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John Schuhmann

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Heat coach Erik Spoelstra wants and needs his shooters like Mike Miller (above) to continue to let it fly.
Nathaniel S. Butler/NBAE via Getty Images

Heat's gameplan calls for shooters to keep shooting


Posted May 3 2012 9:56AM

MIAMI -- Mike Miller and Shane Battier have the green light.

Though LeBron James, Dwyane Wade and Chris Bosh are the primary offensive options for the Miami Heat, head coach Erik Spoelstra wants his reserve wings to shoot. A lot.

"I don't even care about the makes that they had," Spoelstra said after Miller and Battier combined to shoot 5-for-15 in Game 1 of their first-round series with the New York Knicks. "I just like seeing Mike hunting down for nine 3-point attempts. I really wanted him to get 10. I told him before the game I wanted him to get 10 attempts. He could make zero of them. It doesn't matter."

That's the kind of encouragement a shooter loves to hear from his coach. But Spoelstra knows that he needs those guys to let it fly, because the Heat can't win a championship with their Big Three doing all the work. And while it would help if some of those attempts went in, for Spoelstra, just the threat of perimeter shooting can keep defenses on their toes.

"We need them hunting down shots. We need our guys finding them in rhythm with timely passes, and for them to let it go, with absolute confidence. That helps our game, obviously."

Spoelstra has talked often about the "symbiotic relationship" between his team's attackers and its shooters, especially important in the postseason when transition opportunities are limited and your half-court offense can make or break you. The attackers create open shots for the shooters, and the shooters create driving lanes for the attackers.

James and Wade are the attackers. And thus far, they're doing their job, shooting a combined 27-for-36 (75 percent) in the paint and totaling 30 free throw attempts through the first two games of this series.

Battier and Miller are doing their job too, combining to shoot 11-for-25 (44 percent) from 3-point range. And as a result, the Miami offense has scored a ridiculously efficient 117 points per 100 possessions against what was a top five defensive team in the regular season.

That's an encouraging sign, because the Heat were pretty awful offensively in the second half of the regular season. They had the league's best offense before the All-Star break and seventh-worst offense after it. The biggest difference? 3-point shooting.

Miami 3-point shooting
Timeframe OffRtg Rank 3PM 3PA 3P% Rank
Before break 107.9 1 202 507 39.8% 1
After break 100.3 24 168 523 32.1% 29
OffRtg = Points scored per 100 possessions

Though he missed two stretches of 12 games or more, Miller had a strong shooting season, hitting 45 percent of his 3s. Battier, on the other hand, had the worst shooting season of his career and made just 32 percent of his 3s after the break.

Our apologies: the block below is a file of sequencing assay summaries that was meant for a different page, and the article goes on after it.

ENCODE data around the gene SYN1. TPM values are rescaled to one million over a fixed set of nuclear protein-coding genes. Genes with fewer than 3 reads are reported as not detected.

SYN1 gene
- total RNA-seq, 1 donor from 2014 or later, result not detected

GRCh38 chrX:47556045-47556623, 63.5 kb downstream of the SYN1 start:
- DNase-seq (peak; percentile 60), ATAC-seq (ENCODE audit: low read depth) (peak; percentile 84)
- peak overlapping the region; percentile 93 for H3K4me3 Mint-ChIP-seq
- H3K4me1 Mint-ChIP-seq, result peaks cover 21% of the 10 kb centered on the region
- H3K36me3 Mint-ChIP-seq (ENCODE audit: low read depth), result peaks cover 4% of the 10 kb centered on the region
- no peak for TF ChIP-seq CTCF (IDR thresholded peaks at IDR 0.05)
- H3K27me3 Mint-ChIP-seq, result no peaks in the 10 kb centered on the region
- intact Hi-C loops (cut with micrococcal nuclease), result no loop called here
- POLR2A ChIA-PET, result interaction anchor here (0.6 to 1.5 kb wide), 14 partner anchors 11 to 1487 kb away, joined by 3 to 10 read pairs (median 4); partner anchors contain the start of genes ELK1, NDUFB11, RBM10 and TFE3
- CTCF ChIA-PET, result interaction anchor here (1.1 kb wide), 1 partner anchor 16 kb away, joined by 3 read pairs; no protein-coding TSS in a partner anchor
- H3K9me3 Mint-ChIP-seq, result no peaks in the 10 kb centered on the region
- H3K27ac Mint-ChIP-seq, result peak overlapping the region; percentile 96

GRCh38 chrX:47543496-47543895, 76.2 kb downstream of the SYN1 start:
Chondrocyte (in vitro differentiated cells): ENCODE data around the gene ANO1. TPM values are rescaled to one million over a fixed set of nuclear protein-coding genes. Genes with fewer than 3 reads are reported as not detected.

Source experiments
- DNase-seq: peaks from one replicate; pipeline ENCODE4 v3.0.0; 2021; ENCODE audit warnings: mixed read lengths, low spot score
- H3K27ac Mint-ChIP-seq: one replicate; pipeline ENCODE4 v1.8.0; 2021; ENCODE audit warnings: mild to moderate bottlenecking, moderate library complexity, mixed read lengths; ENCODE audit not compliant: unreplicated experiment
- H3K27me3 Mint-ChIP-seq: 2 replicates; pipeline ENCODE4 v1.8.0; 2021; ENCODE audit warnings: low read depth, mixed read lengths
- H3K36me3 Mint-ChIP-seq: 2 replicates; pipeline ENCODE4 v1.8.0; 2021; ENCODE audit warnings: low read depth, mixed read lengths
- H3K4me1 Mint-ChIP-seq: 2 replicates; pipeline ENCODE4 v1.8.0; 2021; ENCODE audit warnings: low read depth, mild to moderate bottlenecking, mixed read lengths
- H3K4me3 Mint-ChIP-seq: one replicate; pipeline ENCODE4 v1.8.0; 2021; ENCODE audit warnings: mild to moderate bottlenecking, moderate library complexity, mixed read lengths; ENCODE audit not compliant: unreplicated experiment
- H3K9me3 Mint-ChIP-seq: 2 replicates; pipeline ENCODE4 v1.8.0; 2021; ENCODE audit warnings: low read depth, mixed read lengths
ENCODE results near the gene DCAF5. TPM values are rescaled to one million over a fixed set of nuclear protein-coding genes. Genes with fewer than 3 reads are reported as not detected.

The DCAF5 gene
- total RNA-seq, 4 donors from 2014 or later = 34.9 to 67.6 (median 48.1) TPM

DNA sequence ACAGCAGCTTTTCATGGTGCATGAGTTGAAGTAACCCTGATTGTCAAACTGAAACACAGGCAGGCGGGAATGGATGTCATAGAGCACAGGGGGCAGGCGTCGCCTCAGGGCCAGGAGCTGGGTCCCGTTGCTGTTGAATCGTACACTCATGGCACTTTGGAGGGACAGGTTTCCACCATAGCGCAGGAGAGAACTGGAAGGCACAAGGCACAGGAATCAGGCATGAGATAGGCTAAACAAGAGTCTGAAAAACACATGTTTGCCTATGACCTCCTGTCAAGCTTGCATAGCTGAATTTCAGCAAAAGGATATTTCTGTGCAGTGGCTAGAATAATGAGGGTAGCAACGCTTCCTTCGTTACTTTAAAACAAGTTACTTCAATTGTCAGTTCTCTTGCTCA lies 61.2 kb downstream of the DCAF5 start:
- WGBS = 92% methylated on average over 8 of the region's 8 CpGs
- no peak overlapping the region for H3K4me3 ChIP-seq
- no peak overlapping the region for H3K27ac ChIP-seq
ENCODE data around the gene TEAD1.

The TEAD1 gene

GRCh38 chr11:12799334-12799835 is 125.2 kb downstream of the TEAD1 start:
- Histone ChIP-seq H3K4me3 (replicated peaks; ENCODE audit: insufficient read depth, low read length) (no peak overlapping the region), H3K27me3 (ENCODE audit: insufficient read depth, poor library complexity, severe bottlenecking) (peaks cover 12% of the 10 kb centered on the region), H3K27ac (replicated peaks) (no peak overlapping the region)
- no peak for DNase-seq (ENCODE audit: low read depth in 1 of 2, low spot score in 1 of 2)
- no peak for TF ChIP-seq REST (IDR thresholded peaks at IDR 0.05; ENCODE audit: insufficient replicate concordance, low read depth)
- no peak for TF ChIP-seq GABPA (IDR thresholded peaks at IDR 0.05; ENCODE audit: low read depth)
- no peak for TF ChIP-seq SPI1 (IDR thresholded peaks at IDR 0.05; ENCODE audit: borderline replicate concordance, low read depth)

The Heat signed Battier to give them an extra wing defender against the best players in the league. And with his defense on Carmelo Anthony in Game 1 of this series, that signing has already paid dividends. But Battier must also be able to knock down the corner 3-pointer when he's open.

So far, so good in the playoffs. It's early, but the Heat have had the most efficient offense through the first four days of the postseason. They've been most efficient with Miller on the floor, and amazingly, they've scored 25 points in less than 7 minutes with James, Wade, Bosh, Battier and Miller all on the floor together. That includes 5 minutes in Game 2 where the group shot 7-for-8.

The Heat could probably get past the Knicks, now down three starters, without major contributions from Miller and Battier, especially with the way James has played in the first two games. But they will absolutely need perimeter shooting as they get deeper into the playoffs.

They'll also need Mario Chalmers, who led the team in 3-point attempts and shot just 30 percent after the break, to get into the act too. He's 3-for-8 from 3-point range through the first two games, but his quickness has been a more important weapon against the Knicks' older point guards.

Last year, the Heat shot just 33 percent from 3-point range in the postseason. They shot 19-for-43 (44 percent) in their two Finals wins, but just 26-for-87 (30 percent) in their four losses.

Miller shot 11-for-37 from 3-point range in last year's postseason. Dealing with a myriad of injuries, he didn't get much playing time until Game 2 of the conference finals, and attempted just 29 3s over the Heat's last 10 games.

If Spoelstra gets his wish, that number will be closer to 100 this year.

"It opens up lanes," Spoelstra said, "make or miss."

John Schuhmann is a staff writer for NBA.com. You can e-mail him here and follow him on twitter.

The views on this page do not necessarily reflect the views of the NBA, its clubs or Turner Broadcasting.

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